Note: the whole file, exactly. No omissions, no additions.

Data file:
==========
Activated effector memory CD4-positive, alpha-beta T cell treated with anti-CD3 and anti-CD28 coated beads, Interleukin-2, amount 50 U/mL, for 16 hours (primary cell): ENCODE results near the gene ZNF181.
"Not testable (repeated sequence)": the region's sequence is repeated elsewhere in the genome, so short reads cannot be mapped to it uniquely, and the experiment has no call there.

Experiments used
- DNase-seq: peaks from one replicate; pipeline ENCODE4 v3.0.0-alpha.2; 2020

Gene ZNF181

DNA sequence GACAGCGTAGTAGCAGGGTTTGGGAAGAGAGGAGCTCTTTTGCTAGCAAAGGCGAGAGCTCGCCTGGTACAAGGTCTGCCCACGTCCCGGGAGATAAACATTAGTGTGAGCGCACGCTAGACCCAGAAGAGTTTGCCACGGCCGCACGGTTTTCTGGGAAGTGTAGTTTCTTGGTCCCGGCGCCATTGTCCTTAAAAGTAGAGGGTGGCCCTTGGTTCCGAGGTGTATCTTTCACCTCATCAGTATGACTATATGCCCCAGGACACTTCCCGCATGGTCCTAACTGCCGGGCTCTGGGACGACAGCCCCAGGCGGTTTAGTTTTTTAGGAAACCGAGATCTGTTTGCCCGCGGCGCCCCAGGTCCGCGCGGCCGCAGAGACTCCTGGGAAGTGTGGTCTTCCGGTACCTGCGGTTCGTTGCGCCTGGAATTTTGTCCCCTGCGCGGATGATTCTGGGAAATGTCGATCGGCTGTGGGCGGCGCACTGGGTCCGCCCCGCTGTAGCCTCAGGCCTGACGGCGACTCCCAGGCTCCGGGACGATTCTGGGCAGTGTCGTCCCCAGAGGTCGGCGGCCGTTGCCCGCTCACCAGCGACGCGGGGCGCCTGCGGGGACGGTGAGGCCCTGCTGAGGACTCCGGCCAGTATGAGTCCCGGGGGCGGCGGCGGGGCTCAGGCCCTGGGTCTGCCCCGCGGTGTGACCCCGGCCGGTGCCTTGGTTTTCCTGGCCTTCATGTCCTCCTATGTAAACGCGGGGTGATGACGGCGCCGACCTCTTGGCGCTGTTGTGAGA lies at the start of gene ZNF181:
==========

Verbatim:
Activated effector memory CD4-positive, alpha-beta T cell treated with anti-CD3 and anti-CD28 coated beads, Interleukin-2, amount 50 U/mL, for 16 hours (primary cell): ENCODE results near the gene ZNF181.
"Not testable (repeated sequence)": the region's sequence is repeated elsewhere in the genome, so short reads cannot be mapped to it uniquely, and the experiment has no call there.

Experiments used
- DNase-seq: peaks from one replicate; pipeline ENCODE4 v3.0.0-alpha.2; 2020

Gene ZNF181

DNA sequence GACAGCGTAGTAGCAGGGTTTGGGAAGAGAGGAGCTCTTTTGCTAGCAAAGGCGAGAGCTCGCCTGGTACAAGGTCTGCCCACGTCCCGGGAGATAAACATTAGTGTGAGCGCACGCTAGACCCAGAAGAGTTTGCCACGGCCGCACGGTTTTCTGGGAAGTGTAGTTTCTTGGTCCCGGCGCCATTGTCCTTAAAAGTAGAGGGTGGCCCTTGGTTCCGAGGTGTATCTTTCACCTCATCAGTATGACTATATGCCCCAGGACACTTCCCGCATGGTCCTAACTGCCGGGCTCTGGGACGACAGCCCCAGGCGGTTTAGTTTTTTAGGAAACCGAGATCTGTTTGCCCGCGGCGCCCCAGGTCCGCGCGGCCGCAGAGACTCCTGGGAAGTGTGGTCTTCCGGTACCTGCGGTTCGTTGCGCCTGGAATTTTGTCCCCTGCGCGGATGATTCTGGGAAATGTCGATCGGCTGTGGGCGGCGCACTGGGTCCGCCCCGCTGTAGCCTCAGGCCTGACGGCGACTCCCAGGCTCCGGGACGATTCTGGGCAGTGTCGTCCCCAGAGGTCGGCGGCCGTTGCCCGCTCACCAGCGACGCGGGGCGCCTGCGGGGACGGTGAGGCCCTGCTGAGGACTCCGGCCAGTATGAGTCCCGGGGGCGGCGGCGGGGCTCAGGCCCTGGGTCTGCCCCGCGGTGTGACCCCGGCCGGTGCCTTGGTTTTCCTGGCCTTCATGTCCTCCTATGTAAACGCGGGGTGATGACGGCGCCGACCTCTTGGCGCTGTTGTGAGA lies at the start of gene ZNF181: